In This Lesson...
- When Illustrator automatically joins two paths
- Why keeping paths separate is useful
- An easy workaround for precision and separation
'Pen' Tool Quirks
For all it's usefulness as a design tool, Adobe Illustrator still has some interesting little quirks that users must figure out how to work around. One of these quirks, involving the 'Pen' tool, used to drive me absolutely nuts. As I've detailed in previous posts I rarely vector trace using a continuous, point-by-point path that travels around the perimeter of a letterform. Instead, I prefer to construct letters in separate parts and combine with the 'Shape Builder' tool. But, working this way lead me to encounter the same problem over and over. Take a look...
Keep Paths Separate
See the problem? It's subtle but annoying. When using the 'Pen' tool to start a new path at the end anchor point of an existing path, Illustrator automatically joins the two. Quite often this is a useful feature, but there are times when keeping paths separate is highly beneficial for editing purposes and/or reusing segments of paths on similarly shaped letterforms. So, is there a work around? You bet!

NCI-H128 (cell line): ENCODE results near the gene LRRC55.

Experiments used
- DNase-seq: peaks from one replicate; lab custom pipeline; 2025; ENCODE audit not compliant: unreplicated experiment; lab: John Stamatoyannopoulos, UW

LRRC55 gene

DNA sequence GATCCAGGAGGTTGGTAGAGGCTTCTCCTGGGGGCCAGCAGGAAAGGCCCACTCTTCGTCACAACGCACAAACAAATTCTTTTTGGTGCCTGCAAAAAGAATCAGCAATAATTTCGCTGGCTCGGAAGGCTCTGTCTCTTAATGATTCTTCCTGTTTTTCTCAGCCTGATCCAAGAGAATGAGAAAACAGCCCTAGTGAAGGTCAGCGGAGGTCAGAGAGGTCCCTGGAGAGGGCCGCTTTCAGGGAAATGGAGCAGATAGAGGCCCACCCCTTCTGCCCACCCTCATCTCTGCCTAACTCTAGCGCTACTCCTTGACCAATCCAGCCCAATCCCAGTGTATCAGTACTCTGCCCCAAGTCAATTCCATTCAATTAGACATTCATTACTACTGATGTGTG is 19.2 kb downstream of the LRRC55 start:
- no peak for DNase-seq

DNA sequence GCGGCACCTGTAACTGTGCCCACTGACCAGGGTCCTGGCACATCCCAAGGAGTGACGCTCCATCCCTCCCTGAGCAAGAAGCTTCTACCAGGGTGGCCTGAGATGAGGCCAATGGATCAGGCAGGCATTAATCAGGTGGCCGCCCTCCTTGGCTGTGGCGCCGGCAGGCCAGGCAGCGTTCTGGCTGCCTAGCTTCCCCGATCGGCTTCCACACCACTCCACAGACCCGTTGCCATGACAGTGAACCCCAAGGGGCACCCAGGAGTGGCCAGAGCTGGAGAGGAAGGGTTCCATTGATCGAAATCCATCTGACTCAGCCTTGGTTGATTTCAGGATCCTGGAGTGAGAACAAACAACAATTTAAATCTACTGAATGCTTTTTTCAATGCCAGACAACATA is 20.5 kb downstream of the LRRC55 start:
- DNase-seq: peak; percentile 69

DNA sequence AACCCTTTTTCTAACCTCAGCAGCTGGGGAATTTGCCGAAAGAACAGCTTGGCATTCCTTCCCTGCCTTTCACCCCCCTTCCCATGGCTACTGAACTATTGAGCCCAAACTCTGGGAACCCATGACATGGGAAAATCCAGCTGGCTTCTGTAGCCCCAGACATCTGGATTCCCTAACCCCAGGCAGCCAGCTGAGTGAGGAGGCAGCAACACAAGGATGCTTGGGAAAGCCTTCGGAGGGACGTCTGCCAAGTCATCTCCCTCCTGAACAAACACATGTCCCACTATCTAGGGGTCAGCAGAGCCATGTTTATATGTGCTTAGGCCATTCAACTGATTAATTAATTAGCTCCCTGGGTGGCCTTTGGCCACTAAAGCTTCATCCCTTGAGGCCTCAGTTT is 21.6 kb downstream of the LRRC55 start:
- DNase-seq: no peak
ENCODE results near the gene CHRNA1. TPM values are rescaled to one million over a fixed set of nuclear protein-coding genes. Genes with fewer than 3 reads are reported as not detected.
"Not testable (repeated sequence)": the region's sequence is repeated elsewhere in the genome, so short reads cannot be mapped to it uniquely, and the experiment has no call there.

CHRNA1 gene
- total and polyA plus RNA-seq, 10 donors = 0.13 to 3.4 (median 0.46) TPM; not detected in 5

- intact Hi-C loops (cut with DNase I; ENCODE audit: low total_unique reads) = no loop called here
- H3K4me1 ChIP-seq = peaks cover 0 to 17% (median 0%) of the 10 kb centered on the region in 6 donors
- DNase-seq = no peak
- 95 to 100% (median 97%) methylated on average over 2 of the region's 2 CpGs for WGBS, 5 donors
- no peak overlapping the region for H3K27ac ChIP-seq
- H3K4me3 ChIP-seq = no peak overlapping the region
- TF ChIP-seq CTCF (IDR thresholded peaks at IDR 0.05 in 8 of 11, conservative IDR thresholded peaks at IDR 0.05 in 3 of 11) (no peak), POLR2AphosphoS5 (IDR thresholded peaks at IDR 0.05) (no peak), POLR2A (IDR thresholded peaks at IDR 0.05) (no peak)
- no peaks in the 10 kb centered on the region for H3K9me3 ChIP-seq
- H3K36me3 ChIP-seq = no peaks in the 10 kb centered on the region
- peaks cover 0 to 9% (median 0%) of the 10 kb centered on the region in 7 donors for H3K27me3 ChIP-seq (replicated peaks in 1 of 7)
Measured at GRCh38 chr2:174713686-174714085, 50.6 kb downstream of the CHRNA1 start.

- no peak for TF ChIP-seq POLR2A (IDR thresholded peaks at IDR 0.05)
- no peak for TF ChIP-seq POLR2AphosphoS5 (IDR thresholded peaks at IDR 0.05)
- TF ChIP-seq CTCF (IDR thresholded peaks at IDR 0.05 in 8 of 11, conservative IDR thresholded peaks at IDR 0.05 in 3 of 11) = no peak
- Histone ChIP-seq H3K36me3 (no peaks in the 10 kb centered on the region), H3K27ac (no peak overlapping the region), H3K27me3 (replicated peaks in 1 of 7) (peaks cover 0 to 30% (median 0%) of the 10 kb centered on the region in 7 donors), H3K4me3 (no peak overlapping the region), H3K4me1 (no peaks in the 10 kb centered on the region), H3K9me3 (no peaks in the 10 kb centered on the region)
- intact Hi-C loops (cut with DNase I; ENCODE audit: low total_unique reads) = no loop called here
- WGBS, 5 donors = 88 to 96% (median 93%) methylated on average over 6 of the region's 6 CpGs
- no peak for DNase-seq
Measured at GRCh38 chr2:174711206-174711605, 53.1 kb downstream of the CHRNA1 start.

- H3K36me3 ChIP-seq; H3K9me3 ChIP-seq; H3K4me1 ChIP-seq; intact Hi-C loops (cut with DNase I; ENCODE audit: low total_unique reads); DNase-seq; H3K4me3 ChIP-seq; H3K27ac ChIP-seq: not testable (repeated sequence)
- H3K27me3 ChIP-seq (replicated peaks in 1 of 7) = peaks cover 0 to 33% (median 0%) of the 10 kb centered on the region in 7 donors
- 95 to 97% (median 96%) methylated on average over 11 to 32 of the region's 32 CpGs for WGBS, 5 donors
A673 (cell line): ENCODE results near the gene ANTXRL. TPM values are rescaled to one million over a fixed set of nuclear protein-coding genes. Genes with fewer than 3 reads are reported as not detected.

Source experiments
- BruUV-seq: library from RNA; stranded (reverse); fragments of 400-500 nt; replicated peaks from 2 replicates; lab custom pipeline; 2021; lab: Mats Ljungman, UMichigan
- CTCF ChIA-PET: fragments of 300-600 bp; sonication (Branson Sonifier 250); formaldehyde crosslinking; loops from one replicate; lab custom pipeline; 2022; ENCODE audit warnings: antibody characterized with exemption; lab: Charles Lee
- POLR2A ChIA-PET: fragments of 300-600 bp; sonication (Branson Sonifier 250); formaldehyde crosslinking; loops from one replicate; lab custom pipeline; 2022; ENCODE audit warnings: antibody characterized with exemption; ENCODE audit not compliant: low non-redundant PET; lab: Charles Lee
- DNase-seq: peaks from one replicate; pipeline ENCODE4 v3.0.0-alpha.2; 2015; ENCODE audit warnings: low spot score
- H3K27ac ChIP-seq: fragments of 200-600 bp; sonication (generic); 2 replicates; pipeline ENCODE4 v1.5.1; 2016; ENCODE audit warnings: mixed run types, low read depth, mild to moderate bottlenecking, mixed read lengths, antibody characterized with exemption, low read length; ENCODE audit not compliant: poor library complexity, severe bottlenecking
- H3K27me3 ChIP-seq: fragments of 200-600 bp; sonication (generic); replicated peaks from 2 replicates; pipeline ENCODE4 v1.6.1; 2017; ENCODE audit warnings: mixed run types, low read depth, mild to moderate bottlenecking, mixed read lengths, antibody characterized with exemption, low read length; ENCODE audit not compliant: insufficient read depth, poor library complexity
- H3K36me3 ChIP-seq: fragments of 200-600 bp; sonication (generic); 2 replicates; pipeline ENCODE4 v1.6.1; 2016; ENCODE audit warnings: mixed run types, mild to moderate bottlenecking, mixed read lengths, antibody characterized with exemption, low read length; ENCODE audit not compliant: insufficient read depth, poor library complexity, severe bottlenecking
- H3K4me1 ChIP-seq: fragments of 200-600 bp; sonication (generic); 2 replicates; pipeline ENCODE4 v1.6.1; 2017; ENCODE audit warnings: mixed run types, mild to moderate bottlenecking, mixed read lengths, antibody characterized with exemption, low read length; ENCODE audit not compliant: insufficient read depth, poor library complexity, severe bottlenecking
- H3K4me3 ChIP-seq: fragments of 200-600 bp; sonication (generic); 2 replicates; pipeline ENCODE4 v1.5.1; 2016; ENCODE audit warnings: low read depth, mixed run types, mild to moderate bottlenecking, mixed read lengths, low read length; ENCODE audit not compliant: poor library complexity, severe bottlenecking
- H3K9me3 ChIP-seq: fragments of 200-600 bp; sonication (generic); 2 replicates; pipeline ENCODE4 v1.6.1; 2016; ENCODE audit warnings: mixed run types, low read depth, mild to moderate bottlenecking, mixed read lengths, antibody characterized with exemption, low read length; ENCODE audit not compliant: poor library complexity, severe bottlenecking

Click. Space. Drag.
How did I do that? Unlike some workarounds, this technique is oh-so-easy: (You'll need to have Smart Guides turned on in order for this to work.)
- Using the 'Pen' tool, click the start of a new path near, but not on, the end anchor point of an existing path.
- Keep the mouse button pressed down.
- Press the Spacebar and drag the newly created point to the end anchor point of the existing path you wish to start from.
- Let go of the Spacebar and drag the Bezier Handles any direction you choose.
There you have it...a quick and easy way to achieve precision anchor point placement while maintaining two separate paths!
Next Time on Type Builder
Next time around, I'll introduce an obscure little tool for connecting paths. It might seem a bit strange, but for the vector lettering artist, it's a handy little gem packed with time-saving, accuracy-improving functionality.